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Old 04-11-2016, 11:59 PM   #1
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29HFS Solar

Hey guys just brought the new trailer home today and was trying to figure out what I could do with the factory solar prep, well nothing. So I'm looking for some help on how you guys have run your cables down to the front, pics would be great!

I'm planning renogy panel with 200w to start with 400w growth if needed and using a bogart 2030 with monitor.

What have you guys done that works, any thought or help is greatly appreciated!

Craig
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Old 04-16-2016, 01:16 PM   #2
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Originally Posted by Cmill29HFS View Post
Hey guys just brought the new trailer home today and was trying to figure out what I could do with the factory solar prep, well nothing. So I'm looking for some help on how you guys have run your cables down to the front, pics would be great!

I'm planning renogy panel with 200w to start with 400w growth if needed and using a bogart 2030 with monitor.

What have you guys done that works, any thought or help is greatly appreciated!

Craig
Not sure what the solar prep package is. If they ran wiring to the roof, it has to be of such wire gauge and length to produce less than 3% total voltage drop.

I figured these 150w Renogy panels could produce 8.5 amp at 20.something volts. They come with a 22" 10ga pair terminating in MC4 connectors. I bought MC4s from Amazon and spliced short pieces to get through the roof and still have connectors above the roof. I ran through the rafters to a combiner in the pantry; above the utilities compartment. To lessen the loss, I spliced #6 to the combiner (made it using 4" square plastic box and two grounding blocks for breaker panels); then #4 to the front. I have the gen prep, so I used the box for all the solar gear and the Magnum Inverter.

The best thing you can do to plan the installation is to first get the TM-2030 as well as the SC-2030, whose manual is virtually a tutorial on the installation of solar. The monitor is a must have.

The SC2030 can handle a little more than 500watts of panels, so you are good to go. If I added another 150, I would have to add a second controller, but probably will not need to.

Photos attached.
If I can be of any help, don't hesitate to ask.
WW
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Old 04-17-2016, 09:37 AM   #3
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Originally Posted by WolfWhistle View Post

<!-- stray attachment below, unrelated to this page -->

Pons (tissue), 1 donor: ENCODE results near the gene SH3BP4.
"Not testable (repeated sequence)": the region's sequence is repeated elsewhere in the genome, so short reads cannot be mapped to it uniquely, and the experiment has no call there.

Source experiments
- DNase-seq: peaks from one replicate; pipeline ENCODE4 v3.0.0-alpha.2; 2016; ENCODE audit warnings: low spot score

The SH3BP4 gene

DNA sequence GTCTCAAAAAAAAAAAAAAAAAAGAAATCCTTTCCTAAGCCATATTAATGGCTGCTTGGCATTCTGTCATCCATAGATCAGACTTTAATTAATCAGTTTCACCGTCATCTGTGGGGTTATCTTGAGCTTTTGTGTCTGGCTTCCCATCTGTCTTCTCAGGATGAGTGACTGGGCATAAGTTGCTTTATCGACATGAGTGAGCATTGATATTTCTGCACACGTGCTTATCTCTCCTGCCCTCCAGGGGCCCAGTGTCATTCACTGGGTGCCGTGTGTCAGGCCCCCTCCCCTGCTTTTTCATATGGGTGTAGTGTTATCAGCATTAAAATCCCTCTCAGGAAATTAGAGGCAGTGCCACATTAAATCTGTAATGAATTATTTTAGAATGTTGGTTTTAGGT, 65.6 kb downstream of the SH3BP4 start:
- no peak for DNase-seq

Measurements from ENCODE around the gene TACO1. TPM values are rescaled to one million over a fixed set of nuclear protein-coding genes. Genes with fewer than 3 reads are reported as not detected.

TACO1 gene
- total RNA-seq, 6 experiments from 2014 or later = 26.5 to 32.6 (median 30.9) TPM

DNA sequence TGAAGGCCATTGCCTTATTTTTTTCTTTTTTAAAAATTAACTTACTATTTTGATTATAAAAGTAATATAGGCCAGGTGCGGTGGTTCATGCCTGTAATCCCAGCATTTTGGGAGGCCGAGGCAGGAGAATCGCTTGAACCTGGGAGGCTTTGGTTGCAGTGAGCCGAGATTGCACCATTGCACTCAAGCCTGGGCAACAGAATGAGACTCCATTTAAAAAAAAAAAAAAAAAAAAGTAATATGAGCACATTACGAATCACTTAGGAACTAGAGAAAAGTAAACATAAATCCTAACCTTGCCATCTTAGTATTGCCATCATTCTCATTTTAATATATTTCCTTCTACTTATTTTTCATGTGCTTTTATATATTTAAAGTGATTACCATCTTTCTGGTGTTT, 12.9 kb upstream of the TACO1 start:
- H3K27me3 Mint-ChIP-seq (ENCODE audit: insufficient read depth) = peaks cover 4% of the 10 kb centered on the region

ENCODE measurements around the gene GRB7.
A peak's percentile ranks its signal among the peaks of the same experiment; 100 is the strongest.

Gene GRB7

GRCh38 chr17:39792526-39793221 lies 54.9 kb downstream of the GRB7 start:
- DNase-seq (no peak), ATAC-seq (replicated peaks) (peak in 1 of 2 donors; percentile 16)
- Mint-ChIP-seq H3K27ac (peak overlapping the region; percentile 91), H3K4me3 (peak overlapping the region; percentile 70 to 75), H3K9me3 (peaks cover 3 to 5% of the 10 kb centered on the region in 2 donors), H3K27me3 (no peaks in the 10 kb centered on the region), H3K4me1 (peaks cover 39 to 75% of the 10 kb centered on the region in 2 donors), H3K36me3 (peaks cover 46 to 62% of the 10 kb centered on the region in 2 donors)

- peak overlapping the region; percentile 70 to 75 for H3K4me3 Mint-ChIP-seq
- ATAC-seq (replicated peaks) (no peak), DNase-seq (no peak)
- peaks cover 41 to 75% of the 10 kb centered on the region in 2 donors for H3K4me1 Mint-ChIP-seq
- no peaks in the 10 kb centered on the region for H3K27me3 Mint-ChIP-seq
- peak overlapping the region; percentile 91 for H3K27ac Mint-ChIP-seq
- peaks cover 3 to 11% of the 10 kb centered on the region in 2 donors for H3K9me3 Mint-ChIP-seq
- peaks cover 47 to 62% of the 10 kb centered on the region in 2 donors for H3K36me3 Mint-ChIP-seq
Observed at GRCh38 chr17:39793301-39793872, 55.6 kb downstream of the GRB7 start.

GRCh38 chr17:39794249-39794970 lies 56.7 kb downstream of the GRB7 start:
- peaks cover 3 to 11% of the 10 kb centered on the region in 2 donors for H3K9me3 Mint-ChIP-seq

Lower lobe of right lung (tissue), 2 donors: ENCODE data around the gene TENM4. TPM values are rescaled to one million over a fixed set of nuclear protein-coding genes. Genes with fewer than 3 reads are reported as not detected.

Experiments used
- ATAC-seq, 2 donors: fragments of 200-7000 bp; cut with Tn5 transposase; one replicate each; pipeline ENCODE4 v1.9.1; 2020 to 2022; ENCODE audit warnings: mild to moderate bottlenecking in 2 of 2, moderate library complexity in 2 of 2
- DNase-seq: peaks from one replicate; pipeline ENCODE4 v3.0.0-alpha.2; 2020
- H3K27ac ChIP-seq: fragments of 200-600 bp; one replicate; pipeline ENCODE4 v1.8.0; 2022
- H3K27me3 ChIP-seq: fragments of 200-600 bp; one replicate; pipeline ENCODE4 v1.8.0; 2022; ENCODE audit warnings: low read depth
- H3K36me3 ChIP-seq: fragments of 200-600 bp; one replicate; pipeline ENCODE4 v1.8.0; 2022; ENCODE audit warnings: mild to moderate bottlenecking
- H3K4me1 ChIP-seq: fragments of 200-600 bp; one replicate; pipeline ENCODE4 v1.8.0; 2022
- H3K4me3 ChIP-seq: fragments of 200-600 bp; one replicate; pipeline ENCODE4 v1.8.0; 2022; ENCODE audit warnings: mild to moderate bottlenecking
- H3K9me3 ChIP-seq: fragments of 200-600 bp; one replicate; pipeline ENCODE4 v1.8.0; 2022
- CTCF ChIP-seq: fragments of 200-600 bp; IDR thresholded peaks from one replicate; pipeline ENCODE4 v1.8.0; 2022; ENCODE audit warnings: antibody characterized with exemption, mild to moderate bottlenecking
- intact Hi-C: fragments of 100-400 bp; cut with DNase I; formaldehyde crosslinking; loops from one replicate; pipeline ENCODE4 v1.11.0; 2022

Not sure what the solar prep package is. If they ran wiring to the roof, it has to be of such wire gauge and length to produce less than 3% total voltage drop.

I figured these 150w Renogy panels could produce 8.5 amp at 20.something volts. They come with a 22" 10ga pair terminating in MC4 connectors. I bought MC4s from Amazon and spliced short pieces to get through the roof and still have connectors above the roof. I ran through the rafters to a combiner in the pantry; above the utilities compartment. To lessen the loss, I spliced #6 to the combiner (made it using 4" square plastic box and two grounding blocks for breaker panels); then #4 to the front. I have the gen prep, so I used the box for all the solar gear and the Magnum Inverter.

The best thing you can do to plan the installation is to first get the TM-2030 as well as the SC-2030, whose manual is virtually a tutorial on the installation of solar. The monitor is a must have.

The SC2030 can handle a little more than 500watts of panels, so you are good to go. If I added another 150, I would have to add a second controller, but probably will not need to.

Photos attached.
If I can be of any help, don't hesitate to ask.
WW
Thanks for the response, your system is almost the same as what I'm looking to do.The Solar prep is a simple SAE connector on the front of the frame that I assume goes into the factory inverter. I was hoping it had some type of wiring to the roof but it doesn't, it looks to be a simply plug so a small panel can be used to charge with small 12AWG wire.

Anyway what I was hoping I could see is how and where you ran the cables down from your fixed roof mount panels and then to the gen prep box. I have the Gen prep box too and was thinking the same thing as you for mount location.

Thanks again for your help.

Craig
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Old 04-17-2016, 10:58 AM   #4
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I can detail that, but most wouldn't go to the trouble I did. I'll get some photos so it isn't so boring

I'm not sure what an SAE connector is. Ive heard of Zamp... But any so called, solar prep, would entail wiring to the roof... whether its large enough??... You might find a mark or label on the roof with the wire just below. It might handle 2 100w panels. That would save you tons if work.
WW
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Old 04-17-2016, 11:30 AM   #5